Roll-Off and Sliding Angle: What’s that all about?

Roll-Off and Sliding Angle: What’s that all about?

You might have heard the terms “roll-off” angle or “sliding” angle, as you read labels, tech data sheets and articles about ceramic coatings. What are they talking about? Is it important?

Scientists have been studying the interactions between liquids and surfaces for a long time. They are interested to understand how chemical structure, surface tension, coefficient of friction, roughness and even temperature of a surface, affect the behavior of different liquids that make contact. In other words, will the liquid form droplets or sheet out? If the liquid forms droplets, what size and shape? Will the droplets stick to the surface or will they roll or slide? If so, how easily? All of this helps scientists to develop new surface materials and coatings that hopefully will provide some practical benefit.

To measure how easily a drop will move across a surface, scientists often measure “roll-off angle” or “sliding angle.” Generally speaking, these measurement techniques are different. How?

The roll-off angle is the angle of inclination of a surface at which a drop rolls off it. It is used to characterize super-hydrophobic surfaces, that is,  with very high contact angles (typically greater than 120°.) In this case, a drop of water that falls on the surface will be approximately spherical. How is the measurement made? The sample of the material or coating is placed on the platform of the instrument and positioned exactly level, in other words 0o. Then, a drop of water is placed on the surface of the sample. The platform and therefore the surface of the sample, is then slowly tilted and the angle at which the drop begins to “roll” is recorded as the “roll-off” angle. Lower “roll-off” angle means the drop moves more easily.

When a drop of water lands on a surface that is not super-hydrophobic (typically less than 120°) it does not form such a spherical drop. The drop is flat on the contact surface. So, it doesn’t really roll, it slides across the surface. Therefore, one measures the “sliding” angle. How is the measurement made? As with “roll-off,” the sample to be measured is placed on the platform of the instrument and positioned exactly level, in other words 0o. Then, a drop of water is placed on the surface of the sample. The platform and therefore the surface of the sample is then slowly tilted and the angle at which the drop begins to “slide” is recorded as the “sliding” angle.

Keep in mind some manufacturers will use the terms “roll-off” and “sliding” and interchangeably. But technical speaking, when it comes to ceramic coatings for cars, true “roll-off” angle does not apply. No one has a ceramic coating with a high enough contact angle for water to roll as spherical droplets. Our DS1500 Extreme is the most hydrophobic on the market but water drops still slide. So, when investigating claims of “roll-off” angle, dig a little deeper.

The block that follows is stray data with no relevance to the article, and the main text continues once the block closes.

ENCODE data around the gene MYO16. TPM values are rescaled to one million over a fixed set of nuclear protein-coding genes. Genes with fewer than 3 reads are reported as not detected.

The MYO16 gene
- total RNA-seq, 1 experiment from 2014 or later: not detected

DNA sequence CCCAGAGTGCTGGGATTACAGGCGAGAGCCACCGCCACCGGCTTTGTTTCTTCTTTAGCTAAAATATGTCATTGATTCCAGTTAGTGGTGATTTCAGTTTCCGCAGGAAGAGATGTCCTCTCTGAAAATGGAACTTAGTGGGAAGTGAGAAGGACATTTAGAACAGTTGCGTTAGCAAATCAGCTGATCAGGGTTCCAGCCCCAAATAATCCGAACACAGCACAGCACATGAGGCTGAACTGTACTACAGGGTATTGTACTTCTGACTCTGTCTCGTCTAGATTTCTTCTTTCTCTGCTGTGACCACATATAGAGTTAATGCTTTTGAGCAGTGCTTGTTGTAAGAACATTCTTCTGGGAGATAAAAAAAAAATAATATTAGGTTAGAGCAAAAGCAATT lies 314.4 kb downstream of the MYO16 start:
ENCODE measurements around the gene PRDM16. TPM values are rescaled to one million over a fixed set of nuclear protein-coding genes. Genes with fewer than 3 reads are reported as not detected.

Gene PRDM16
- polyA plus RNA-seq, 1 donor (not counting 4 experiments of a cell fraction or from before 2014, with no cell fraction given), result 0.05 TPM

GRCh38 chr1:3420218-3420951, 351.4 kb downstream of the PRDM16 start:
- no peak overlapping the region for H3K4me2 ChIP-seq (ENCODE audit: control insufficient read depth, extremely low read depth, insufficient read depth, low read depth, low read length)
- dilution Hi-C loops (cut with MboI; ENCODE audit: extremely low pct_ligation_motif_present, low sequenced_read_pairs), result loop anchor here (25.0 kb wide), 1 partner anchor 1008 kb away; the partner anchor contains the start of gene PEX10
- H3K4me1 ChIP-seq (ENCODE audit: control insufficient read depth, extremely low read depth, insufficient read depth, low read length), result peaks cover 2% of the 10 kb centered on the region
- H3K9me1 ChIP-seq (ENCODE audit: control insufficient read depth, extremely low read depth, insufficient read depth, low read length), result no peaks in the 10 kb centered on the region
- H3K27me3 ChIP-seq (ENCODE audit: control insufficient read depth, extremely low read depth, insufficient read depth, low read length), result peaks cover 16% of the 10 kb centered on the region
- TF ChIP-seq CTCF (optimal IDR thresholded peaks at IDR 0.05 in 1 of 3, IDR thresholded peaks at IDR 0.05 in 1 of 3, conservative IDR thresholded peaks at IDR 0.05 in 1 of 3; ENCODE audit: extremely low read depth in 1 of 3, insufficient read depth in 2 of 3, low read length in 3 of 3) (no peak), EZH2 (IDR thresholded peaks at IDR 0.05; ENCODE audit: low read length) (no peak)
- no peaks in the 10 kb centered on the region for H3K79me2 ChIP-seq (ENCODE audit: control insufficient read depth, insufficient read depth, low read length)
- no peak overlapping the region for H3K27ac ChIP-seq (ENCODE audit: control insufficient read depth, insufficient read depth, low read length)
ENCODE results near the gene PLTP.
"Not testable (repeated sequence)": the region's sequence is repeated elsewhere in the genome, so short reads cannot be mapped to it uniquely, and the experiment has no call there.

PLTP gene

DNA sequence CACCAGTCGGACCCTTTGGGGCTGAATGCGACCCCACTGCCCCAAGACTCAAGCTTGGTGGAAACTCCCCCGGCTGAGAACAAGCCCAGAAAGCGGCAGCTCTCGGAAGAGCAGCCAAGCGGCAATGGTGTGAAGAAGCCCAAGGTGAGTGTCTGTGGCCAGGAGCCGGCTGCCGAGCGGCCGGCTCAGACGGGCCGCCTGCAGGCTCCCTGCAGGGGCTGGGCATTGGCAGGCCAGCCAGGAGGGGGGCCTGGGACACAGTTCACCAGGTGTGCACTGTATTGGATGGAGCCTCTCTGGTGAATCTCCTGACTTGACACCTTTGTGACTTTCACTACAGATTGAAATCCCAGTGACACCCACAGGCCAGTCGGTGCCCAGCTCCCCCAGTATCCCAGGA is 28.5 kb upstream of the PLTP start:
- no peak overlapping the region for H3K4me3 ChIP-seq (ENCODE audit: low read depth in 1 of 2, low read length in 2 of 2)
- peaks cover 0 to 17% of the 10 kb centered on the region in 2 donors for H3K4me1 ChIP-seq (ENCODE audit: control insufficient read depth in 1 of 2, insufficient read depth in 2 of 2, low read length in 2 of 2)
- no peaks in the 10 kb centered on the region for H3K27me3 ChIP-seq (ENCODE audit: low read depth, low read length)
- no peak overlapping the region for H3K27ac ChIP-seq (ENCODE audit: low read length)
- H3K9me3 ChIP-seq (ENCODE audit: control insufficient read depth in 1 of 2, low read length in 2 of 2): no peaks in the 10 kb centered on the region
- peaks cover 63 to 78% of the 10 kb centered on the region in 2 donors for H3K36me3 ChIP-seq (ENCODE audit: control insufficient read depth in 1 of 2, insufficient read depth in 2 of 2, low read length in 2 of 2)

To be sure, when a ceramic coating has a low “sliding” angle it is a good thing. It means water will evacuate the surface faster, taking along contaminants and minerals in the water or on the surface. If the ceramic coating is on the windshield, a lower “sliding” angle means water droplets will blow off the surface easier and faster at lower speeds.

When it comes to “sliding” angle, one needs to be careful about the claims that are being made. It is very important to note that the method is based on gravity. So, the volume of the droplet used in the test is critical. The bigger the drop, the easier the drop will slide. In testing, it is important to use the same drop size if results are to be compared. Real scientists will use a specific and consistent drop size. At DuraSlic, we use 12 µl (microliters) as a drop size. This size can be found in much of the scientific literature, so our measurements have meaning. Without knowing the specific water drop size you cannot compare one measurement with another. A claim of a “sliding” angle without the drop size is essentially meaningless.

So, the takeaway is this; if you see a claim of “roll-off” angle, they probably mean “sliding” angle. If they mean “sliding” angle you cannot take it at face value without knowing the drop size.

With all that in mind, there is also something very, very important to remember.

Sliding angle should not be the sole measure of how good a ceramic coating is. As stated above, a low “sliding” angle is a good thing, as it indicates water and contaminants will evacuate easily.  But it tells you nothing about 1) The durability of the coating; how long and how well the coating will stand up to repeated washing. Remember, a wax can have a low “sliding” angle. But will it be on the car next month? 2) It does not necessarily tell you anything about the hydrophobicity or oleophobicity of the surface. A surface can have high hydrophobicity (i.e. water repellency) without a low “sliding” angle. In other words, a surface can be highly hydrophobic but sticky.

At DuraSlic we consider all these properties when designing our ceramic coatings. We realize that hydrophobicity, oleophobicity, sliding angle, hardness, flexibility, film thickness all play an important role. As with any other coating, properties must be balanced to offer the best overall value. At DuraSlic durability is our goal.

So, is it important to understand the terms, “roll-off” angle and “sliding” angle? The answer is yes. It gives you an important data point in understanding overall performance. But when you look at the number stated on the label or tech data sheet, you may have to dig a little deeper to know if it is meaningful. Ask the question, how was it determined? Can I really compare the number with another brand?  We hope the information above will give you the background you need.